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I am struggling to understand the meaning of some features of the german credit dataset (https://archive.ics.uci.edu/ml/datasets/statlog+(german+credit+data)).

I am particularly interested in, the categorical feature checking_status (Status of existing checking account) which has 4 possible values :

  • '< 0'
  • '0
  • '>=200'
  • 'no checking'

I am not a banking expert but my intuition would be than the higher the checking status the higher the probability to be classified as good. TO check my intuition I computed the proportion of applicant classified as good in the dataset depending on their checking_status values. The results were surprising :

  • no checking : 88 %
  • <0 : 35 %
  • 0<=X<200 : 42 %
  • '>=200' : 12 %

Can be read as : 88 % of applicants with 'no checking' are classified as good.

So according to german credit dataset it is harder to have a credit with more money '>=200' < '<0' and it is much easier when the applicant does not have a bank account !

Any idea / links on the interpretation of this feature ?

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The dataset description was vague, so it's a guess - but I suspect there is a bit of a Base Rate Fallacy/Survivorship Bias at play.

It's easier to have a less money in your account, and therefore there's more people with a little or no money than people with a lot of money. On the other extreme, people with private swimming pools full of cash don't go applying for credit - they don't need to.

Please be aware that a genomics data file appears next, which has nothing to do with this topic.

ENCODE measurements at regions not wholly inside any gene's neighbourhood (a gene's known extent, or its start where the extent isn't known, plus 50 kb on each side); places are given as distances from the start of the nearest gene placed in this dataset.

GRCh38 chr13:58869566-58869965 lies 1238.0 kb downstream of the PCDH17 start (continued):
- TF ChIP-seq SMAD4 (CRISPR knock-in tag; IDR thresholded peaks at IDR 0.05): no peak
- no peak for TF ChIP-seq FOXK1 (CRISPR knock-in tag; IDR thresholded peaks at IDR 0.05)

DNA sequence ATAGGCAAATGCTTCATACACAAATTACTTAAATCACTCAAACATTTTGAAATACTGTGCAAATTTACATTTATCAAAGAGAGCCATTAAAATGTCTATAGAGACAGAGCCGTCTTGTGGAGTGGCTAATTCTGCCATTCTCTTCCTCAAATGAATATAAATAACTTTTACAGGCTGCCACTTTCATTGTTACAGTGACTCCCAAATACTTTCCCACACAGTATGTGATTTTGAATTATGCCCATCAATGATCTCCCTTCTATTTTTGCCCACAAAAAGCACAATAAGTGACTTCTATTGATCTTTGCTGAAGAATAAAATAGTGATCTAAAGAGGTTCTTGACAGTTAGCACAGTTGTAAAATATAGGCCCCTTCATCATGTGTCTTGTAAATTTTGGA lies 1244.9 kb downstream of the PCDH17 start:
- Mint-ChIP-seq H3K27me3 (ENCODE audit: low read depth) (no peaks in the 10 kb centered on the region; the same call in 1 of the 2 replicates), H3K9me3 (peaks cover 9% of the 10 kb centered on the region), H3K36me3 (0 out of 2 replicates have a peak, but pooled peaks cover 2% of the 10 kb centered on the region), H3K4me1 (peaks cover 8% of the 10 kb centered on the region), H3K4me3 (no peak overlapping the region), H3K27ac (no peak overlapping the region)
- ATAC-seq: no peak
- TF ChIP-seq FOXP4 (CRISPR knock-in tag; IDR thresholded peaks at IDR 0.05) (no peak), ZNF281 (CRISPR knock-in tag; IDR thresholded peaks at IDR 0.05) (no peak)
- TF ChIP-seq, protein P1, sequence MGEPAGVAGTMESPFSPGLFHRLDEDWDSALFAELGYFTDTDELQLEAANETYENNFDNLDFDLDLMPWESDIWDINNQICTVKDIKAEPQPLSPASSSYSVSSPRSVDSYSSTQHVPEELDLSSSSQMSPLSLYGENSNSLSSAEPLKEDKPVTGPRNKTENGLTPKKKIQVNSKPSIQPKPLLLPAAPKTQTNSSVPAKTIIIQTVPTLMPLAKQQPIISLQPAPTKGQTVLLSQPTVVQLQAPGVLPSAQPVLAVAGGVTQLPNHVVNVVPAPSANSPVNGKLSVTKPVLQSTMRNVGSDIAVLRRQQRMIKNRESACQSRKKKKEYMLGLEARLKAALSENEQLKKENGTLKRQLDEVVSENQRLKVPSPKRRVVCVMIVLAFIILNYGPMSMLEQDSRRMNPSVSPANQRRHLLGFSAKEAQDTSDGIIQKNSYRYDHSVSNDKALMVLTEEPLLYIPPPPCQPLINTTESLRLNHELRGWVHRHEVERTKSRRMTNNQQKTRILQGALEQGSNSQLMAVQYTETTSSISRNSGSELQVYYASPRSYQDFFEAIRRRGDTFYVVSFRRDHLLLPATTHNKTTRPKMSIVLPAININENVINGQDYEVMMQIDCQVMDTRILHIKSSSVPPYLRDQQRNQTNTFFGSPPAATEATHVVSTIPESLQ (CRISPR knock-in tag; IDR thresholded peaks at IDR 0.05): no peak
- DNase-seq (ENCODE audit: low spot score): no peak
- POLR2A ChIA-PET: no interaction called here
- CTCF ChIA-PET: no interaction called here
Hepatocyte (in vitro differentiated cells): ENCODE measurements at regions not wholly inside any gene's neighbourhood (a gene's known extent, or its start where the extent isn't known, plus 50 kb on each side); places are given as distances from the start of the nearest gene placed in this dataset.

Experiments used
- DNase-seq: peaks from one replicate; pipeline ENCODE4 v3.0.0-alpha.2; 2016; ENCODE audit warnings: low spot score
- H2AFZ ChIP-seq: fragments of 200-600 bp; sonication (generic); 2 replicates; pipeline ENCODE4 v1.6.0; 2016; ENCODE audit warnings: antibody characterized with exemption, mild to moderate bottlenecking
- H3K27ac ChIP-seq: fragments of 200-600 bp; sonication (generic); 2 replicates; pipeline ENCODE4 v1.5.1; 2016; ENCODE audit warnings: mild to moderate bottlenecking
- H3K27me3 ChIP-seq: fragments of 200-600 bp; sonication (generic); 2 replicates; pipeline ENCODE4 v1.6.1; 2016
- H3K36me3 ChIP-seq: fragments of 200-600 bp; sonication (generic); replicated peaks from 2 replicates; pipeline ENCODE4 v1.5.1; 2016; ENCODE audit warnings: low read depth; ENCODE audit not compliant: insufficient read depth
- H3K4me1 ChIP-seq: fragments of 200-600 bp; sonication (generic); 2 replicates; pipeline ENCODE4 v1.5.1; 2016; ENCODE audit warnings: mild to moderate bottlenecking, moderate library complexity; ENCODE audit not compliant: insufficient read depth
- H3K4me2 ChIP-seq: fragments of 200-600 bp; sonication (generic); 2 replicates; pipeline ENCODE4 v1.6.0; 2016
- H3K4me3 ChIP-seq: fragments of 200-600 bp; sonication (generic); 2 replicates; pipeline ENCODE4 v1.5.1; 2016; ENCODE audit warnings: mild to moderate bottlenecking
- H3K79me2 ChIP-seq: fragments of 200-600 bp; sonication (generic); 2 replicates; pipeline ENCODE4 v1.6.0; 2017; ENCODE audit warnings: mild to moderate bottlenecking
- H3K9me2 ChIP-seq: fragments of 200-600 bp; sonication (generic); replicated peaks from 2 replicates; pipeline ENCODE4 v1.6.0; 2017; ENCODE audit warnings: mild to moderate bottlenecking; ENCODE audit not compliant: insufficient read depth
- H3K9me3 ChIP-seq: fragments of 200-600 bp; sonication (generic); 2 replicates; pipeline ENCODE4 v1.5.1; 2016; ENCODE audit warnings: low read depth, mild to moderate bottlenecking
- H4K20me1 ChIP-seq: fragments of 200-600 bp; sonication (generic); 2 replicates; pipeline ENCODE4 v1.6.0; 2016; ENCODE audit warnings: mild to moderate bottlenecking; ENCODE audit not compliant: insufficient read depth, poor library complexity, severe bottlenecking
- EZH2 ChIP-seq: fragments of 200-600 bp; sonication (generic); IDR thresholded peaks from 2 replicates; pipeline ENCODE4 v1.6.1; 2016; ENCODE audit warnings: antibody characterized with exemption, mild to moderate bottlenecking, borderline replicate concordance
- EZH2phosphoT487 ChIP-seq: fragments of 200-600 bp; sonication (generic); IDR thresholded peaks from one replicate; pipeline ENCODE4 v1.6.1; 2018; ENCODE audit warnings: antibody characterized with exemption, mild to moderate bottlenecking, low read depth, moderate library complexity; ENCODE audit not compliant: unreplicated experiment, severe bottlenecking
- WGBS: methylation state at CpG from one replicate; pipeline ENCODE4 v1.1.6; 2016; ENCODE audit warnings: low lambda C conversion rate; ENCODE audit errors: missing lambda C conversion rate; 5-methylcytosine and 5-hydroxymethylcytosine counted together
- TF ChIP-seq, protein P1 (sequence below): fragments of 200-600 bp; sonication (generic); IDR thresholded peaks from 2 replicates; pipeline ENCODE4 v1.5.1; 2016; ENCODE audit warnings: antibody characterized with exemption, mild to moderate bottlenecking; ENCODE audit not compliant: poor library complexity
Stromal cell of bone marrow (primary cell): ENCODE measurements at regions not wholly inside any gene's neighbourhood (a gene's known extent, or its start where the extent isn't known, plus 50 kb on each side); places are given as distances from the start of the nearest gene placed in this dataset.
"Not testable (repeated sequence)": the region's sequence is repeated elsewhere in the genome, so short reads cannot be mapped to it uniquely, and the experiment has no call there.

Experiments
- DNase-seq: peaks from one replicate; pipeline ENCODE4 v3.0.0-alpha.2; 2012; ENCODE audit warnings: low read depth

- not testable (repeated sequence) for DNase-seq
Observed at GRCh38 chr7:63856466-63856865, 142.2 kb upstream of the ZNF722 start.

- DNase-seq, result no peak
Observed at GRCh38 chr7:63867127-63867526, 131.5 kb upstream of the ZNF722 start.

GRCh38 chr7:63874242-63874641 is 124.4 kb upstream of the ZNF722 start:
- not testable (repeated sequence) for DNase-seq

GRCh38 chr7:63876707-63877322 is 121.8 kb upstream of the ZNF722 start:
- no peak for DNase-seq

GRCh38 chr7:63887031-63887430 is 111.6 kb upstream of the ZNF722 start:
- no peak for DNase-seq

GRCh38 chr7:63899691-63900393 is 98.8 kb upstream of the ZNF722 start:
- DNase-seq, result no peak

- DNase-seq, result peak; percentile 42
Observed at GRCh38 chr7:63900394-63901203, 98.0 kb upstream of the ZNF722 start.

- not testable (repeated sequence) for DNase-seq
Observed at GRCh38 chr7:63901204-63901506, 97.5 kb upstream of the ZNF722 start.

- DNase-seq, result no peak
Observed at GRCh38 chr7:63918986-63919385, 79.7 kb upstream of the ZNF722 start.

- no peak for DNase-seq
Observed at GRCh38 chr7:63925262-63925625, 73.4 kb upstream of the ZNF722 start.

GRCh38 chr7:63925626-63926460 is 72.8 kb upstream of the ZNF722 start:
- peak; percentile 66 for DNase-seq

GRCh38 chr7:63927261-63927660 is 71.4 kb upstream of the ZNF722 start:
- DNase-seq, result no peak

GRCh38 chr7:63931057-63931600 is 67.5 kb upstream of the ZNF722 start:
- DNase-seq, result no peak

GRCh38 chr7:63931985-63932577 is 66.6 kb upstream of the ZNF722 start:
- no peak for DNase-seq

Therefore, the classifier mostly sees a subset of those people who either need more money than your average applicant (and so, if they default, you lose more), or burn through money they do have faster (and therefore have a higher risk of defaulting).

There might be some more sociological factors at play, too - you're not seeing all the people who would have had a high-value checking account - if they had one at all, but they chose not to for some reason. I don't feel qualified to speculate on the exact factors at play in 90s-era Germany, though.

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